We’re just days away from the 2018 edition of Kent’s Ramblin’ Man Fair and HRH Mag will be right across the weekend action.
Warming you up for the big event here’s an exclusive chat with Blackberry Smoke‘s Charlie Starr!
I’ve Got This Song sings a proud Charlie Starr midway through Blackberry Smoke’s sixth studio album Find A Light. He’s singing it, he’s playing it and if it might not be perfect (although it’s pretty damn close) then at least he’s doing it his way. And that’s the key where the frustrated sidekick turned satisfied main man is concerned.
“I was a guitar player first and foremost,” explained Starr. “Most of the bands I was in in my early 20s already had a singer but they needed a guitar player and so that was my way in. “For a while I was happy to be that guy but then dealing with singers became a pain! When I started writing songs I often wasn’t crazy about the way people would sing them and after a while I just decided it was time to sing them myself.
“I wasn’t capable of doing that in the early days but I worked hard and learned my trade. It’s a whole different ball game being the frontman and although I’d decided that was what I needed to do it wasn’t an easy transition.”
If singing still doesn’t come easy to one of the most affecting vocalists on classic rock scene then God help the rest of us. Watch Starr live and the understated frontman comes across as one of the most relaxed, accomplished and multi-talented musicians in the business. On Find A Light he’s the shining light.
“I guess these days it’s all pretty natural,” he added with typical – and genuine – modesty. “I learnt my chops playing four sets a night in a bar. Drunk people can be pretty forgiving…most of the time. It’s like guys in the UK putting themselves out front in tiny pubs every weekend. Practice makes perfect. I’m not perfect but I’m way better than I was!”
Whether Starr will ever believe his singing comes close to his six stringing is doubtful. Much more comfortable talking about power chords than examining the finer detail of vocal cords, the multi-talented musician can trace his riff-fuelled roots as far back as Hank Snow’s Wreck Of The Old ’97 – a song also made famous by Johnny Cash recounting a 1903 rail disaster in Virginia.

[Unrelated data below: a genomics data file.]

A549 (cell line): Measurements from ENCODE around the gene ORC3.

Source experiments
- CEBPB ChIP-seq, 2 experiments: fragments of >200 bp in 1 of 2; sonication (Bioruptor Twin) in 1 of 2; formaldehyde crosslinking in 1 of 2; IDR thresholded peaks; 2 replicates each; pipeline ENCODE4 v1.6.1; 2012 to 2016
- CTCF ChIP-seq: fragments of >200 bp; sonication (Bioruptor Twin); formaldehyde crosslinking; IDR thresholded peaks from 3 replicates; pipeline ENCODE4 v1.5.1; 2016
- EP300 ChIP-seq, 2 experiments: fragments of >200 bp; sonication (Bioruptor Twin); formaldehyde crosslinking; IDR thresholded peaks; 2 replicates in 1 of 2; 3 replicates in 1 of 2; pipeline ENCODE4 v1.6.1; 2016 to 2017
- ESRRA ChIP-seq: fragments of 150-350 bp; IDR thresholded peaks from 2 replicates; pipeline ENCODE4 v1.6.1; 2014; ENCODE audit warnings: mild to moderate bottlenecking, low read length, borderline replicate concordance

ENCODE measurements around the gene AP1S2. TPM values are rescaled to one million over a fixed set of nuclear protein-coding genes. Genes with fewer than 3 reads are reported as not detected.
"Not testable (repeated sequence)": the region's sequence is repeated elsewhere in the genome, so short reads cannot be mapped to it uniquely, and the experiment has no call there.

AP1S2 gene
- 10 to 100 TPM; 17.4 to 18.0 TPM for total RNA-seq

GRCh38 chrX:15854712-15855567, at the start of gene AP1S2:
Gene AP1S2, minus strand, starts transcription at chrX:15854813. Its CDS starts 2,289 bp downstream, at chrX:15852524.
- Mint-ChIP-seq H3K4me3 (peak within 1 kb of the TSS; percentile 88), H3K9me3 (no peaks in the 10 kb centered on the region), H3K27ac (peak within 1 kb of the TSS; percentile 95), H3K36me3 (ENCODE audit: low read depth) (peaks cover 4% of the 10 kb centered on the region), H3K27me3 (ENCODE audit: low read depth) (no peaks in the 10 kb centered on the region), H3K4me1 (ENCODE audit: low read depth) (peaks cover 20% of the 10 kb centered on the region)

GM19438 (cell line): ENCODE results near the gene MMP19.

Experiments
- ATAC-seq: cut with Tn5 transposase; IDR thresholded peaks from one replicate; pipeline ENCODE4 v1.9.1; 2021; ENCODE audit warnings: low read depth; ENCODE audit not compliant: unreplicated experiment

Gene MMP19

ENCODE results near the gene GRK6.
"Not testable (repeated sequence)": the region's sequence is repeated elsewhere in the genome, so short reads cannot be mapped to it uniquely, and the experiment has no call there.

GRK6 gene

“My dad’s a bluegrass singer and guitar player,” he added. “I think the first song he taught me to play was Wreck Of The Old ’97. But once I got an electric guitar I quickly graduated to Whole Lotta Rosie and Iron Man.
“On the acoustic guitar I got pretty good playing all of these old cowboy songs that my dad taught me but when I was 11 I got an electric guitar. By then my friends were playing Aerosmith, Sabbath and Zeppelin and it was like ‘Oh yeah, I want to do that too!’. They are the most important riffs for any budding guitar player – even now. My oldest son is 21 now but he started on Sabbath and Zeppelin.”
Starr might be renowned for carrying a heavy musical load but Blackberry Smoke are a close knit team and it’s no surprise that the band’s founder favours guitar duos over individual stars when considering those musicians who influenced him most. “It’s impossible to think of just one guitarist,” he added. “I’ve always been drawn to teams. Devon Allman and Dickey Betts, Joe Perry and Brad Whitford, Angus and Malcolm Young – these were the guitar duos who inspired me. I love them all!”
Surely it can’t be long before Starr and the Smoke’s rhythm guitarist, Paul Jackson, find themselves talked about in the same terms as Allman and Betts, Perry and Whitford and the Young brothers. In fact, given Find A Light’s many highlights that time should be now.
“I’m really proud of the new album,” added Starr. “From cover to cover I think it could be our most inspired record yet. I love all of the songs but what I love most is the depth and the variety.
“Everyone’s playing was top notch during the recording process – it was a really fluid situation. I look back on that time very fondly. It can be tough when you’ve been together for so many years and you’re in the studio working.
“Don’t get me wrong – it’s not always fun. But everything about Find A Light felt so easy. It was a really positive experience and when I listen back to the record now it still takes me back to that time.”
Starr isn’t being boastful when he describes the recording of Find A Light as ‘easy’. He’s simply being real. The former mechanic has experienced the difficult times during Blackberry Smoke’s slow crawl from Southern rock hopefuls to genre saviours and recognises when the good times roll. Where the Atlanta natives are concerned hard work has paid off – and not before time.
“It’s been a story of steady progression where this band is concerned,” agreed Starr. “We all took the plunge in the early noughties. We said we’d quit our jobs and go on the road. We all had to commit – it was all of us or none of us.
“That was the underlying factor behind the decision to do this full-time. I don’t think Blackberry Smoke would have happened if only one or two guys had committed. It was just the four of us back then and that was mainly because we couldn’t fit anyone in the van! “Once we were able to upgrade to a bigger set of wheels we brought Brandon Still on board. It took nine years before we had the room for another band member and his keys!”
Starr looks back on those formative years with a mixture of pride and frustration. But there’s a strong sense that this is an individual who could turn his hand to almost anything and emerge triumphant.
“In the late 90s I was working in an auto body repair shop and I enjoyed it,” he added. “I was happy there. I learned it from my dad who did the same job all of his adult life. It’s dirty work but I really liked it – and still like it now.
“I have a shop that’s lying empty and one day – when I’m retired from music and I’ve got some time on my hands – I’ll fill it with a couple of ‘project’ cars. I see myself as a Jeff Beck type character! Maybe Brian Johnson will get me on his show.
“I’ve had a couple of old cars in my life and I love fiddling around under the hood. But when it comes to spending money I tend to gravitate towards guitars, rather than cars. And guitars can be pretty expensive.”